History, Road Trips

The bridges that carried the National Road and US 40 over the White River in Indianapolis

Today it carries only pedestrians in White River State Park in Indianapolis. But this seven-span concrete-arch bridge was built in 1916 to carry the National Road across the White River. It was the latest of several bridges that carried the National Road and US 40 here.

Former US 40 bridge

It opened a year before Indiana formed the State Highway Commission, which would become the Indiana Department of Transportation. In 1917 that body formed a small network of highways out of existing major roads. The National Road was one, bearing the name “Main Market Highway No. 3,” or, later, State Road 3. In 1926, with the creation of the national highway system, it became US 40.

And so it remained until the mid-1980s, when a new bridge was built to the south and US 40 was routed onto it. The old bridge and the land on either side of it would become White River State Park. The first park attraction was the Indianapolis Zoo, which opened west of the bridge in 1988. The Eiteljorg Museum of American Indians and Western Art opened next, in 1989. An IMAX theater followed in 1996, and the Indiana State Museum in 2002. The NCAA relocated its headquarters to the park in 1999. These two map excerpts, courtesy MapIndy, show the area before (in 1979) and after (in 2017).

US40IndyWhiteRiver1979US40IndyWhiteRiver2017

Here’s a view of the park from the JW Marriott hotel, which abuts it. The 1916 bridge is at far left, and the NCAA complex at right. But notice the tree-lined walking path that borders the NCAA buildings? Remarkably, it is the original alignment of the National Road.

White River State Park

Here’s a ground-level view that shows it.

NCAA

This 1852 map of Indianapolis, part of a larger Indiana map I found at the Library of Congress, shows this alignment clearly. It’s always less expensive to build and maintain a bridge built perpendicular to a river’s banks, and that’s almost certainly why the road angles slightly north here.

1852 Indianapolis map - Library of Congress

The bridge here was a wooden covered bridge. The only images I can find of it are drawings; this is the best of them, from History of Indianapolis and Marion County, Indiana, by B. R. Sulgrove, published 1884 (available here).

WhiteRiverNRCoveredBridgeIndy

Remarkably, I find later maps showing two bridges here, one on the original alignment and one on the later. Below are two snippets of maps of this site, the first from an 1889 atlas and the second from 1903 by Rand McNally. I wonder whether the upper bridge carried westbound traffic and the lower bridge eastbound.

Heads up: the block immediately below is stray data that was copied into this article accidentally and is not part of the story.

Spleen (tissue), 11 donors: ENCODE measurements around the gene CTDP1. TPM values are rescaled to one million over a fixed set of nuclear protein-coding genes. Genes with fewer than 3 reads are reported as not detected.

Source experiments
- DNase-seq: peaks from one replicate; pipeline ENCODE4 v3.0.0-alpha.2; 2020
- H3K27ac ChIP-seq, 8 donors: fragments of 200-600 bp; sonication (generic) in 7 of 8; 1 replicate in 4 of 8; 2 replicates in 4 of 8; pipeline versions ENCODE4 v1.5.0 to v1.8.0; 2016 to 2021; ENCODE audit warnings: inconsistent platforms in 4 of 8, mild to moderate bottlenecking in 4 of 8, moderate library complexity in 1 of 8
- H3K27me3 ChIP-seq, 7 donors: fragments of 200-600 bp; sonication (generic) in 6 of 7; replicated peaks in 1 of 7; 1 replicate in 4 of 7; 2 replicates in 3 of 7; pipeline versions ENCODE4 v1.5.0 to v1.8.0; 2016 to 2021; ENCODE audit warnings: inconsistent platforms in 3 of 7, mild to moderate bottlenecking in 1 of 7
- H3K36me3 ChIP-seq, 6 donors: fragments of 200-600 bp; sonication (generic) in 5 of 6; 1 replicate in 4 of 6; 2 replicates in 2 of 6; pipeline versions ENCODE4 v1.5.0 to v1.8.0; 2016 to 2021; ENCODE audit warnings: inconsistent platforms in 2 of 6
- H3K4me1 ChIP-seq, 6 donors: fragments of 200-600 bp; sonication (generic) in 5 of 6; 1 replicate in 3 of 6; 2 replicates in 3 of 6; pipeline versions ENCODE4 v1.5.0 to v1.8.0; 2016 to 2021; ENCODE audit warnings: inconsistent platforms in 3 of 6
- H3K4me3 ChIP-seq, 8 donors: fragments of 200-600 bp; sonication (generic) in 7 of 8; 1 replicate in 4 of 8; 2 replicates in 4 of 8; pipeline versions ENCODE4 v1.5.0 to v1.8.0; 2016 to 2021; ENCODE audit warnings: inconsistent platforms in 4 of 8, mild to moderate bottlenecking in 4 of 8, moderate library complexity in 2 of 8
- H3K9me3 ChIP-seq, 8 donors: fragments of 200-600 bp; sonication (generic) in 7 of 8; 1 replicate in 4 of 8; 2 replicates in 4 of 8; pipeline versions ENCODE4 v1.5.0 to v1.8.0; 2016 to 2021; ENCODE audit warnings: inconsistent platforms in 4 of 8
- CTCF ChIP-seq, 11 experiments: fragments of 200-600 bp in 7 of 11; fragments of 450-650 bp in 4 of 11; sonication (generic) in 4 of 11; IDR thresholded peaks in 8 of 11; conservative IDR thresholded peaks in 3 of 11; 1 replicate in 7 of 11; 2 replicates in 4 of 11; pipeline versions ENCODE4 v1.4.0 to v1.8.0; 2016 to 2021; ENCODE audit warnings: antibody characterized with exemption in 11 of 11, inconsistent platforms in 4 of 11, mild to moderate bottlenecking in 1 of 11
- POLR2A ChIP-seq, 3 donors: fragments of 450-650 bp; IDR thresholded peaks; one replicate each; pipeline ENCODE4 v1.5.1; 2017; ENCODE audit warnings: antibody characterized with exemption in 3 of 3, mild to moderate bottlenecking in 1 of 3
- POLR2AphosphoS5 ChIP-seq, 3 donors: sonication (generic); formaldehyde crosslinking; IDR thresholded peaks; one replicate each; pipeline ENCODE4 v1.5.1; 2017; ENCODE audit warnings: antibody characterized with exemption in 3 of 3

WashingtonStWhiteRiver-1889AtlasWashingtonStWhiteRiver-1903RandMcNally

But I was puzzled. It is well known that the Great Flood of 1913 destroyed the bridge here — and some resources say it was the wooden covered bridge. But photographs from the day of the flood show a deck-truss bridge (a bridge with metal trusses below the bridge floor) — and only a deck-truss bridge. A second bridge, if it existed, would have been so close to this one it certainly would have made it into some of the photos! Here’s one photo of that bridge, taken an hour before it collapsed in that flood. Image courtesy The Indiana Album, Barbara Stevens Collection (viewable here).

WhiteRiverNRBridge1913

So I asked the fabulous Indiana Transportation History group on Facebook. The founder, Richard McLelland Simpson, found this article from the June 29, 1901, issue of The Indianapolis News, which shines some light.

IndianapolisNews29Jun1901

This doesn’t look like the bridge that was eventually built, which the group thinks opened in 1904. But the article does confirm the existence of two bridges, and a plan for this new bridge to replace them both.

The 1916 bridge has clearly been the hardy one, standing firmly for more than 100 years.

Former US 40 bridge

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7 thoughts on “The bridges that carried the National Road and US 40 over the White River in Indianapolis

    • Thank you so much for this comment. I try hard to make my odd transportation-history hobby interesting to this blog’s primary audience of photographers and your comment tells me I’ve succeeded!

      I had to process that park shot because I shot it through thick glass, which messed with the light. I’m happy to know my Photoshop work succeeded!

      Liked by 1 person

      • It’s funny because I mentioned this blog post at dinner to my oldest, particularly the Facebook group you referenced and how there is a group for everything. She worked briefly on a project mapping abandoned mines and she told me I would be surprised at the number of blogs she referenced in her work. That to me is one of the fascinating things about the internet.
        The processing of that photo was very successful!

        Liked by 1 person

  1. My most memorable time on that bridge was the day I parked a car on it as part of a car show around 1988. I had a decrepit project 1961 Thunderbird that I parked in a line of beautiful gleaming restored cars. Hey, they invited “all Fords”, so I was entitled.

    I don’t know if traffic can reach it now but it still could at that time.

    Like

    • You can get cars to it via the grassy area behind the JW but there might be a little curb jumping involved.

      Now that I think of it I don’t know that I’ve ever been in a car that crossed that bridge!

      Like

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